Ronald wrote to Dalrymple requesting a meeting but, instead of agreeing, Dalrymple went to the police who put in place a pre-arranged ruse. Ronald was phoned by a man calling himself "John Craig" who said he had taken over the case from Mark Dalrymple and was acting as the direct representative of the Duke of Buccleuch. Craig was, in reality, an undercover policeman whose story was a complete fabrication. By Ronald's own admission he fell for it "hook, line and sinker". In a series of taped phone calls he went on to negotiate a payment of £2m: £700,000 for the possessor of the painting and the rest to be split between himself, Graham, Doyle, J and Frank. Later, Ronald negotiated a further £2.25m all for himself which no-one else was to know about. That cash was to be paid into a Swiss bank account.

Ronald raided his firm's client account for £350,000 required as an upfront payment to get possession of the painting. He last saw it disappearing into the boot of Graham's Jaguar as he drove off to retrieve the picture from J in the car park of The Child of Hale pub on Merseyside.

Robert Graham, 57, of Lancashire, told Edinburgh High Court that he met an underworld figure in a Liverpool car park and paid £350,000 for the canvas. The arrangement led to him travelling to the pub car park in Hale with £350,000 in the boot of his Jaguar to hand to an underworld figure who was in touch with the people who had the painting. Some hours later the man known to the trial only as Karl returned with the painting, covered by a white sheet, in a sponge-lined container.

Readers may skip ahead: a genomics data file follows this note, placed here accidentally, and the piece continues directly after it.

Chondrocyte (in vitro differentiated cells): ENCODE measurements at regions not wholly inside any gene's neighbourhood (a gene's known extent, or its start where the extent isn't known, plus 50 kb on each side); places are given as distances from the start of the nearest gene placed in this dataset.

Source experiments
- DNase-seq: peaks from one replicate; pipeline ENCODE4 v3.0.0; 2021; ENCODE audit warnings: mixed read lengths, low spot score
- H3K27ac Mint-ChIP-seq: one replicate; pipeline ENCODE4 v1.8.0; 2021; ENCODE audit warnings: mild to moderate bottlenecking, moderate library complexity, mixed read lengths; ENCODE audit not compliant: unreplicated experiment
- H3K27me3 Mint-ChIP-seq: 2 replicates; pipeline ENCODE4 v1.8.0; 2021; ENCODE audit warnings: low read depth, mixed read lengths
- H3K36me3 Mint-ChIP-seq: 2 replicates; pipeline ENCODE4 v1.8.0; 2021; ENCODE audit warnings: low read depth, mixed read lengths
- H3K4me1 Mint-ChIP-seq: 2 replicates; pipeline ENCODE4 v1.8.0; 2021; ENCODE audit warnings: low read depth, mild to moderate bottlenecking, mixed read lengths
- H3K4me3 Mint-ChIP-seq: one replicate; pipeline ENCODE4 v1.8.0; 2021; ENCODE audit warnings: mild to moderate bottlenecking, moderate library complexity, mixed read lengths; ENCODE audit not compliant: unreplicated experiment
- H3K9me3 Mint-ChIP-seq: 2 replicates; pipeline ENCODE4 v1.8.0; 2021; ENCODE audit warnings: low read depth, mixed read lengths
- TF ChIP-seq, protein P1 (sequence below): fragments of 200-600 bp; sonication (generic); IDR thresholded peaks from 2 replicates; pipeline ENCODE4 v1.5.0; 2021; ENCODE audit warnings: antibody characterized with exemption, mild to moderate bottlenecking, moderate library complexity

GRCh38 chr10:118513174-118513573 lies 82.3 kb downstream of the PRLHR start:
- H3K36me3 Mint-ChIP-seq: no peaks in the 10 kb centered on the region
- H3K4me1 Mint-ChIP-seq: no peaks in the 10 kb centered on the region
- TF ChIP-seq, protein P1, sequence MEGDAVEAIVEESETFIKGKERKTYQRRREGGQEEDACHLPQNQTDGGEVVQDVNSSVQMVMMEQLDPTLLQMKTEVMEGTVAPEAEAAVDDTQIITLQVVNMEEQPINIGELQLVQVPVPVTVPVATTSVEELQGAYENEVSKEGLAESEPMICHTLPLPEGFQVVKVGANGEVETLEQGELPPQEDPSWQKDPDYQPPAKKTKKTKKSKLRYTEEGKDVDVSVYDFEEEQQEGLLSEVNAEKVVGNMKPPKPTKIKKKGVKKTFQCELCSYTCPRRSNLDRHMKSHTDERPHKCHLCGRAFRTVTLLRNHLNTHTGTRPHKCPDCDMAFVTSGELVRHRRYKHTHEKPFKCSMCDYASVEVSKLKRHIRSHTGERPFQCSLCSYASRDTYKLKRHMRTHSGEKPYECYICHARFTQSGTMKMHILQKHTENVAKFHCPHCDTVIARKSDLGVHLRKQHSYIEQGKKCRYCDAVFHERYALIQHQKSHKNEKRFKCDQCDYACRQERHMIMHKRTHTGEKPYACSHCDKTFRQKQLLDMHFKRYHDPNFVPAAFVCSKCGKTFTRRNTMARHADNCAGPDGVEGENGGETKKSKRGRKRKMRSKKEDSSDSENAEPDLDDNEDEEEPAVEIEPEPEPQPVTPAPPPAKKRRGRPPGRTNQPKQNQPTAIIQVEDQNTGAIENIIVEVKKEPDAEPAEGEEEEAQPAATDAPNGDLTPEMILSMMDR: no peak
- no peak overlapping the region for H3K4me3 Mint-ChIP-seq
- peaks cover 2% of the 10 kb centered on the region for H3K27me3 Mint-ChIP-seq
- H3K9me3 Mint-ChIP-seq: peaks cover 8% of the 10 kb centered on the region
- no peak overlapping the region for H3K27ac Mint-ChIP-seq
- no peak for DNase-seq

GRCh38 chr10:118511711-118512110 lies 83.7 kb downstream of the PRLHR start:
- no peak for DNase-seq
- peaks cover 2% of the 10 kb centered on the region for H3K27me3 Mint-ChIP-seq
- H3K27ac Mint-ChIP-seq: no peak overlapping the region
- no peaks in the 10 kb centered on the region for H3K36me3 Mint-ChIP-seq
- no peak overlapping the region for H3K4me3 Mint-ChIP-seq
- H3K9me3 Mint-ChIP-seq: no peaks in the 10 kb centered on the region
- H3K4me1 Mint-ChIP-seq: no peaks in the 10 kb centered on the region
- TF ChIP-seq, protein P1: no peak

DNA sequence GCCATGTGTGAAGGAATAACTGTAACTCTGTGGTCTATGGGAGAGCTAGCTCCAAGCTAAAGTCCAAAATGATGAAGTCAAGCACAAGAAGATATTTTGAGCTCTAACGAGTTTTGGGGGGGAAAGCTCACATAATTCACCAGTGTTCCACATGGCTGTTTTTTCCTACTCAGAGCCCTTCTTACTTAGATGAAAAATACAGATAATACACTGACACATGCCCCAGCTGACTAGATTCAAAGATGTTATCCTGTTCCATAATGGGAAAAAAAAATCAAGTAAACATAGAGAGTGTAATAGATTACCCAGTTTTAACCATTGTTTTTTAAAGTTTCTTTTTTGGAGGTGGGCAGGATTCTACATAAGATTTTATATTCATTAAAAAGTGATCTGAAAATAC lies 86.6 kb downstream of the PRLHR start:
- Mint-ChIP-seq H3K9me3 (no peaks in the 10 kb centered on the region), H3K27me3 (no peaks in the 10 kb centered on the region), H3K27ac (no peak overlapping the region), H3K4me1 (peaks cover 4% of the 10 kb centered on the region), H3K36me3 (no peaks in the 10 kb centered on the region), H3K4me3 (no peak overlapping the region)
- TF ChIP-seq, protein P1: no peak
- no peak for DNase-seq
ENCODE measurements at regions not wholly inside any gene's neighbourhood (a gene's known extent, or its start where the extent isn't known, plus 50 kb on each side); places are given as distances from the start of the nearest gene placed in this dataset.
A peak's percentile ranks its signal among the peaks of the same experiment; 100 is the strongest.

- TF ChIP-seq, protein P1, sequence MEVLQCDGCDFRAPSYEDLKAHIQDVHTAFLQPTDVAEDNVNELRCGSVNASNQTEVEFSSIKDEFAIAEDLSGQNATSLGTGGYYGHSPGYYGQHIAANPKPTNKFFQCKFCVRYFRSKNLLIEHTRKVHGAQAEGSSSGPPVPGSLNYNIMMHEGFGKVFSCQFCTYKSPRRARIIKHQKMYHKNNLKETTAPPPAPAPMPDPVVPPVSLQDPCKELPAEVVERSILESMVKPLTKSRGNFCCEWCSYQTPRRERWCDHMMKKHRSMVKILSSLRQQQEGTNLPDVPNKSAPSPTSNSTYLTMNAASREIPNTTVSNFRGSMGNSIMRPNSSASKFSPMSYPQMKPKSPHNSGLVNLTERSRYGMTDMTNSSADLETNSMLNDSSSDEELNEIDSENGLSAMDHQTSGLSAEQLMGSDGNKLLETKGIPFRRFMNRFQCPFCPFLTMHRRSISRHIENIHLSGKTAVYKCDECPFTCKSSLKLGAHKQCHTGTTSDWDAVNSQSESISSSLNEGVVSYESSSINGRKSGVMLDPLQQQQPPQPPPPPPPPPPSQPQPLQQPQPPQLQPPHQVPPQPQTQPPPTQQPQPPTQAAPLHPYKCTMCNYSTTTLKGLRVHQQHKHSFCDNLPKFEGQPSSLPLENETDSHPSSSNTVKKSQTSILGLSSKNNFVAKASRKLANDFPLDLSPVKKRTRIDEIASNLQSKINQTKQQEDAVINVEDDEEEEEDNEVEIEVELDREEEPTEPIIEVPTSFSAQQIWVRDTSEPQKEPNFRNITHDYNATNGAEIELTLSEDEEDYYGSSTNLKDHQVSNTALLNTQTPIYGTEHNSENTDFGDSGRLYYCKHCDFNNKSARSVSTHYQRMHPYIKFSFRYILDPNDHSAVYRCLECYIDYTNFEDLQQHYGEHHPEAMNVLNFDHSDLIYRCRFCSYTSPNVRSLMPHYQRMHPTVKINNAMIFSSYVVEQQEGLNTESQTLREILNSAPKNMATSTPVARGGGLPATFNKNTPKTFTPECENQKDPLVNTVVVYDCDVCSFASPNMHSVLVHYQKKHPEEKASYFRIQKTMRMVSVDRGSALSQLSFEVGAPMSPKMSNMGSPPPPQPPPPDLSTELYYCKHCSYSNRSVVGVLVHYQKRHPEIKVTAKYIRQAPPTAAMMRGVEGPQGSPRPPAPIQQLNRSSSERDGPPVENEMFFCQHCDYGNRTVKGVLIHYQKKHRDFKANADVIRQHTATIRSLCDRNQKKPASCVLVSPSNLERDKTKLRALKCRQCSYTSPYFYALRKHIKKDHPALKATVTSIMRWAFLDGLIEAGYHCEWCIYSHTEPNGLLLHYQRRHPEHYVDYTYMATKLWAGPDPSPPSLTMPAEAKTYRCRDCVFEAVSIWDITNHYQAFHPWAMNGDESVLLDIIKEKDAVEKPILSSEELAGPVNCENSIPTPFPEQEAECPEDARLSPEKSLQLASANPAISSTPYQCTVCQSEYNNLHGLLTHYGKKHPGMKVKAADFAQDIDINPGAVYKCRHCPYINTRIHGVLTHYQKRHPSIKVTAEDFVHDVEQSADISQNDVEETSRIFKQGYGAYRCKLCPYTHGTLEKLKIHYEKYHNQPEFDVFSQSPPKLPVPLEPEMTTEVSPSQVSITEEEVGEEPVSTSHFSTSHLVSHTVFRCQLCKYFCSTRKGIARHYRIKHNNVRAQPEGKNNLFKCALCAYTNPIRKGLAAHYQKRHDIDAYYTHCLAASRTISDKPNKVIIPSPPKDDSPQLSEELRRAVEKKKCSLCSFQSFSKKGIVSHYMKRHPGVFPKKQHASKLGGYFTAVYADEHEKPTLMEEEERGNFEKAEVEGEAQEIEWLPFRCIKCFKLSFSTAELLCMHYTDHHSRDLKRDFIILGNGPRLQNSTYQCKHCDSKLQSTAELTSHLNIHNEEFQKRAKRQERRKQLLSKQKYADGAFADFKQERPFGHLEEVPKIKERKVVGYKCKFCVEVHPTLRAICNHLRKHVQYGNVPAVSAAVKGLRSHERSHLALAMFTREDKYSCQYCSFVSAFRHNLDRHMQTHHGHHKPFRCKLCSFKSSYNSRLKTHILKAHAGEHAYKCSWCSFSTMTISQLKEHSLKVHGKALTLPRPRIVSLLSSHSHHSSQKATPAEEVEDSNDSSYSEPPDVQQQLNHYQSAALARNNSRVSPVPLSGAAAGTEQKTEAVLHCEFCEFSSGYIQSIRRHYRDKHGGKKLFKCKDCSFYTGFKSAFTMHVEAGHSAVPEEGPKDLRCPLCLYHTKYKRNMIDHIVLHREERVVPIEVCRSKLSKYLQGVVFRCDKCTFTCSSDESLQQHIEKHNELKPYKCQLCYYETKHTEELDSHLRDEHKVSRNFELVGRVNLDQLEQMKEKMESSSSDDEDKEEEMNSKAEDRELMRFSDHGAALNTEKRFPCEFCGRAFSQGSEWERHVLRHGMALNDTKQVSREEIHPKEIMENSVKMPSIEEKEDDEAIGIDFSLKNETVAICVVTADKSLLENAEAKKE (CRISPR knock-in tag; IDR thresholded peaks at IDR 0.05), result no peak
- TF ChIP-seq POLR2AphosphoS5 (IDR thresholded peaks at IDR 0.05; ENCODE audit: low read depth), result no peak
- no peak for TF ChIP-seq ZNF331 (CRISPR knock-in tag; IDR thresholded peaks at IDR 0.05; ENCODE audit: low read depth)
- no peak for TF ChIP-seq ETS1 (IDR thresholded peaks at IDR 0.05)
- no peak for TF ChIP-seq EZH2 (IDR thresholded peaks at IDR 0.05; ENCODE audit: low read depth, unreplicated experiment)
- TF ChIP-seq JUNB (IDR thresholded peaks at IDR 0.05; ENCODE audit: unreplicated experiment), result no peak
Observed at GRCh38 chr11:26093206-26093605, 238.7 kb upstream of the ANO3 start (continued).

Next day, 4 October 2007, Graham and Doyle delivered the painting to the boardroom of HBJ Gateley Wareing in West Regent Street. They handed it over to John Craig, posing beside it for photographs. Minutes later, the room was raided by police who took possession of the painting and arrested those involved in its return. Ultimately, the key to the whole case was the interpretation of John Craig's actions. The police said he was briefed to infiltrate and play along with an existing conspiracy. The defendants insisted that no conspiracy existed before Craig got involved and that he led five well-intentioned men, by the nose, into a trap.

A jury took eight hours to deliver its verdict after a trial lasting more than seven weeks. The case was found not proven against Marshall Ronald, Robert Graham and John Doyle, all from Lancashire. Glasgow solicitors Calum Jones and David Boyce were found not guilty.

Speaking after the verdict, Mr Graham said the case should never have gone to court. "I do believe we are entitled to a reward," added his business partner Mr Doyle. "What we did was to bring back a culturally-significant masterpiece, which is something neither the police nor the insurers could do."We brought it back and we have been through two-and-a-half years of hell since."

Dumfries and Galloway Constabulary also said they accepted the decision of the court. Det Supt Kate Thomson added that the theft of the painting remained a live investigation.


Catching the theives

POLICE probing a £50million Leonardo da Vinci masterpiece heist have a DNA clue to one of the suspects. Police say it matches a sample recovered from a break-in bid at Kelvingrove Art Gallery in Glasgow two years earlier. And there could be links to the theft of a £3million Cezanne from an Oxford art gallery at the millennium. Police hope the breakthrough will lead them to the gang behind the theft of the Madonna Of The Yarnwinder from the Duke of Buccleuch's Drumlanrig Castle in Dumfriesshire in 2003. A police source said: "This is a really positive development. We are working throughout Europe to try to identify the DNA profile."It is clear the gang involved are serious organised criminals and that they targeted both Kelvingrove and Drumlanrig."Undoubtedly they have been involved in other art thefts.